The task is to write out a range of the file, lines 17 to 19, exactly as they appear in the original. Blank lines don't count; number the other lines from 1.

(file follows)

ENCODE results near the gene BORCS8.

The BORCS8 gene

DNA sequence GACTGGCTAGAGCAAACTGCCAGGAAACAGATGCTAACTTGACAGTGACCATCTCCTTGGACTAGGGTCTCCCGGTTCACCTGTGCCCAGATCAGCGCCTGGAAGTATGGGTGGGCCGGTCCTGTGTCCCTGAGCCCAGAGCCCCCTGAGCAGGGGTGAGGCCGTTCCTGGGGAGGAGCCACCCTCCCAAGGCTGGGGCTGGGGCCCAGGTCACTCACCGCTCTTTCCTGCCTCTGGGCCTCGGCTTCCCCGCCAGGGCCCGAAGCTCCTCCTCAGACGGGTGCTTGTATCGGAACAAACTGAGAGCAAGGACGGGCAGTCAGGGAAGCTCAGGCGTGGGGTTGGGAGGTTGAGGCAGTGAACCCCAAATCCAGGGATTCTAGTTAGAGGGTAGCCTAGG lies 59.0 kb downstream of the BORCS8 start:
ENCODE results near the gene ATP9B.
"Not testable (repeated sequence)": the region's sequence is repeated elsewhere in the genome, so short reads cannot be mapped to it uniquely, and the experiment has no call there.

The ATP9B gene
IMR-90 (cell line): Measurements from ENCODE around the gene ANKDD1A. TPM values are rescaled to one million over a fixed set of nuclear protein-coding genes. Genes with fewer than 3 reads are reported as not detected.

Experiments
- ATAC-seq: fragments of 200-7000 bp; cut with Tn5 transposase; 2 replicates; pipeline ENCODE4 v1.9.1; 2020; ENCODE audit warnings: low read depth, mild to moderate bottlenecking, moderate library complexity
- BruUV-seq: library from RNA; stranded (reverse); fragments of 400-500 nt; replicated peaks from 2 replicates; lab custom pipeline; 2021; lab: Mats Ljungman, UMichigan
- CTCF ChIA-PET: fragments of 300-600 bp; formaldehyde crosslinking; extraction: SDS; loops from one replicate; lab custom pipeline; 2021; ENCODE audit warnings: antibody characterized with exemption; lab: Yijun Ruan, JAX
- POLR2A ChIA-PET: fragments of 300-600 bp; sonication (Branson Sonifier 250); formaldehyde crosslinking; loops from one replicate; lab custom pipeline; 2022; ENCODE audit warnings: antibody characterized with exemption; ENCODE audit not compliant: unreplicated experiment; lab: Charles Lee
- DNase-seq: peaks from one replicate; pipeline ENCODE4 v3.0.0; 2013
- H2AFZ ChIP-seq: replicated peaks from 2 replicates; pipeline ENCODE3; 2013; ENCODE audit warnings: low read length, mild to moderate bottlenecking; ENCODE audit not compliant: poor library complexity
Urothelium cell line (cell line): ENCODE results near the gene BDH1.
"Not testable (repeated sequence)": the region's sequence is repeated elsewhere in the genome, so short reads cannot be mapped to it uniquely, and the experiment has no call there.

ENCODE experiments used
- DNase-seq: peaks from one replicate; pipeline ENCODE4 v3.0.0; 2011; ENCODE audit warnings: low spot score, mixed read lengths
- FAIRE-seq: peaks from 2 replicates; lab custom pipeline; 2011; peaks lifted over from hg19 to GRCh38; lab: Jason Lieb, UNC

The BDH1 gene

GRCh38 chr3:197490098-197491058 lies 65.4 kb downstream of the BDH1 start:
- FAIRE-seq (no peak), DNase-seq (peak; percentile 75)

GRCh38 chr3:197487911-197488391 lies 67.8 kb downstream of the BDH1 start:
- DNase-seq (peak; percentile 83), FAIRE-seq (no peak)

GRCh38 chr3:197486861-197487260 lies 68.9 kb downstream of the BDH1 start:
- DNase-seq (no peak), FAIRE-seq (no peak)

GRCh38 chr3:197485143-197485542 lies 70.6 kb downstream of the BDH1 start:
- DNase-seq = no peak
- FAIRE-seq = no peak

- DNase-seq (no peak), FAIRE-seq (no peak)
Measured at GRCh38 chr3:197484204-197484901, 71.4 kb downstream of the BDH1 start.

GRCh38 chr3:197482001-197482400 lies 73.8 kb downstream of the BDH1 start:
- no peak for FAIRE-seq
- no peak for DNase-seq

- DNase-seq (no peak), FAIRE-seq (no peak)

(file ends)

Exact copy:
ENCODE experiments used
- DNase-seq: peaks from one replicate; pipeline ENCODE4 v3.0.0; 2011; ENCODE audit warnings: low spot score, mixed read lengths
- FAIRE-seq: peaks from 2 replicates; lab custom pipeline; 2011; peaks lifted over from hg19 to GRCh38; lab: Jason Lieb, UNC